cell_morph - Lab 3: Cellular Morphology and the Microscope...

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Lab 3: Cellular Morphology and the Microscope Laboratory Three: Cellular Morphology and the Microscope In lab two you learned that there were two types of morphology associated with single-celled microorganisms: cellular and colonial morphology. You also learned how to describe the colonial morphology. Now it is time to learn the cellular morphology of microorganism and about microscopy. A microscope is typically required to view the cellular morphology of microorganisms. The compound light microscopes are most frequently used by microbiologists for observing cells. The four commonly used varieties of light microscopes are the brightfield, phase contrast, fluorescent and the dark field. More advanced microscopes can also be used to view more details associated with cells and structures. These include the scanning and transmission electron microscope, atomic force microscope, and the confocal laser microscope. This laboratory is going to focus on the compound light microscopy techniques and specifically the brightfield and phase contrast. All light microscopes utilize the same basic principle. Light is produced by a light source and it is focused into a specimen on a glass slide. An image is produced as light is diffracted by the specimen. The image is magnified by a series of lenses, focused and sent to the eye. Magnification refers to an increase in the apparent size of the object displayed by the microscope and resolution refers to the ability to discern two objects as separate and distinct. Most light microscopes have a limit of magnification of 1000X. Lenses that focus light are not capable of producing a clear image of an object with high resolution when the object is magnified higher than 1500X. When the magnification produced by a light microscope approaches 1500X the resolution is often too low to produce a reliable image. This is due to the fact that glass or quartz lenses cannot gather enough light to produce a clear image. The ability of a lens to gather light is called its numerical aperture . Quality resolution is dependent on two things: the wavelength of the light (λ) and the numerical aperture (NA) of the lens. A simple formula applies when determining the smallest diameter (SD) of an object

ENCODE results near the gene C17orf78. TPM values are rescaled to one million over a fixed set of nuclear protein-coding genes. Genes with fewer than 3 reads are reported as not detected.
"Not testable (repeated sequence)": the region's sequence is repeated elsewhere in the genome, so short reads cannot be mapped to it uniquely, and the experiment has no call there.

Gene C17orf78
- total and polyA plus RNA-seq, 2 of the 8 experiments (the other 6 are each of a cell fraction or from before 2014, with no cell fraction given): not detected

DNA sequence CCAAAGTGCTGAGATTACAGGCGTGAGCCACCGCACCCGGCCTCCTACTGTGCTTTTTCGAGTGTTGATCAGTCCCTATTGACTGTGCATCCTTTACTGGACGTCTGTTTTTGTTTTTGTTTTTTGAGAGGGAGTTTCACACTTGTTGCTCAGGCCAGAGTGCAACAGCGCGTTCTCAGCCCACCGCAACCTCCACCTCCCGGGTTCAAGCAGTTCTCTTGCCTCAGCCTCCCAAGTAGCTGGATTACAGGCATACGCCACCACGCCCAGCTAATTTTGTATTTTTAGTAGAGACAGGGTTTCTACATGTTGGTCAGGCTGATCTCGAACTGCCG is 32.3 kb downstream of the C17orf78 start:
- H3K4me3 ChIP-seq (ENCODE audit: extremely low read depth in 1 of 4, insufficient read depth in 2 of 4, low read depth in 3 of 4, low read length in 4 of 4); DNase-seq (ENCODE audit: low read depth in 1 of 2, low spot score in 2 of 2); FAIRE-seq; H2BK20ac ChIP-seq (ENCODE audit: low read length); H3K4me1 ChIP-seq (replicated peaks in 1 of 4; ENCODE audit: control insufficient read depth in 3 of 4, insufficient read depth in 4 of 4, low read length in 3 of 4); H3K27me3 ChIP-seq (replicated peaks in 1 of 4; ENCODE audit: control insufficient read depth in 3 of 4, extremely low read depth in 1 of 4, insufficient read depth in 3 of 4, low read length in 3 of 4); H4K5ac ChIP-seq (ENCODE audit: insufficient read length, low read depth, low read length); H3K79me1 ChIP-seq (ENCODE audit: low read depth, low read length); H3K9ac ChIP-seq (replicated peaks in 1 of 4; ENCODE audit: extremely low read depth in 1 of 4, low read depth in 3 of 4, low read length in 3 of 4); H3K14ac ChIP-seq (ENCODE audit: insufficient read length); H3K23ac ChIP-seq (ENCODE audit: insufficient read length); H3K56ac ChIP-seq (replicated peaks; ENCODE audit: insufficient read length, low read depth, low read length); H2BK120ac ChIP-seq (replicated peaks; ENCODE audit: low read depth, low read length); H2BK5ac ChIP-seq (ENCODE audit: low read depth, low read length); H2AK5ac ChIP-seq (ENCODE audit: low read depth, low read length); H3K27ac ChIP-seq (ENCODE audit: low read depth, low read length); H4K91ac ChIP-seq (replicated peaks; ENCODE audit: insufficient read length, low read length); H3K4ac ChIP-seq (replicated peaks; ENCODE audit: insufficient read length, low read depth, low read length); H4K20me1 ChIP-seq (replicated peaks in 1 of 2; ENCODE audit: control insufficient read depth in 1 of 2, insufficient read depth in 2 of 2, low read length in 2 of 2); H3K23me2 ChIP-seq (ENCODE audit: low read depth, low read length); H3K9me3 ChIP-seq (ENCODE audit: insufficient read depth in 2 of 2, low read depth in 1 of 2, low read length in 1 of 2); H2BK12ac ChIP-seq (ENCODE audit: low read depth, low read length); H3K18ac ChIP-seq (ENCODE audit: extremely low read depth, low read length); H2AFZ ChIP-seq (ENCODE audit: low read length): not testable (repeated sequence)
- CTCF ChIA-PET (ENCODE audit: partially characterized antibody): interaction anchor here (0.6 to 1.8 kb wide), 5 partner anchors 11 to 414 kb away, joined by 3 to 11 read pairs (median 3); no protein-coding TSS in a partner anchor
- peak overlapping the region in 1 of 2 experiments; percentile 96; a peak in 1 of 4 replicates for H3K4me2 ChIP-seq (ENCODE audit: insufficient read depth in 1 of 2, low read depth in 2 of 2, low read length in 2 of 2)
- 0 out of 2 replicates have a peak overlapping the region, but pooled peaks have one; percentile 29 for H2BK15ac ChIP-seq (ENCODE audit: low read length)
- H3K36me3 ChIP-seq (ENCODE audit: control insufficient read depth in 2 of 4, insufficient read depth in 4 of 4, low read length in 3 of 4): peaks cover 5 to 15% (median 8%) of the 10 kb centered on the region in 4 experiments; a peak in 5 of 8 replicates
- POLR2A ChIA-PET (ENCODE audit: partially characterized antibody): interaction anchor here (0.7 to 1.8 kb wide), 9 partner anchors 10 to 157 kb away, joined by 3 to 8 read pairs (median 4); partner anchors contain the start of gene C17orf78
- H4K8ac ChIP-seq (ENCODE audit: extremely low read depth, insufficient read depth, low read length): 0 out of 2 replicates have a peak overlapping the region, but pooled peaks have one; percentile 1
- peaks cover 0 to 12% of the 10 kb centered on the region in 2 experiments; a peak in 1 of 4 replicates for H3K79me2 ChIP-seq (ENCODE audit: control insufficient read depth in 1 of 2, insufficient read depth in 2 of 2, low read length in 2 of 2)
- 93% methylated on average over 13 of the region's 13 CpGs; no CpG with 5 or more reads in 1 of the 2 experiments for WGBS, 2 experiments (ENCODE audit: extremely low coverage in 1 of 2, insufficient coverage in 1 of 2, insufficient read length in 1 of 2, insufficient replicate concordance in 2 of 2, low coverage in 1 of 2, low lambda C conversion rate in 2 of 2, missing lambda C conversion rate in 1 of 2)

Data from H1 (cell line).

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cell_morph - Lab 3: Cellular Morphology and the Microscope...

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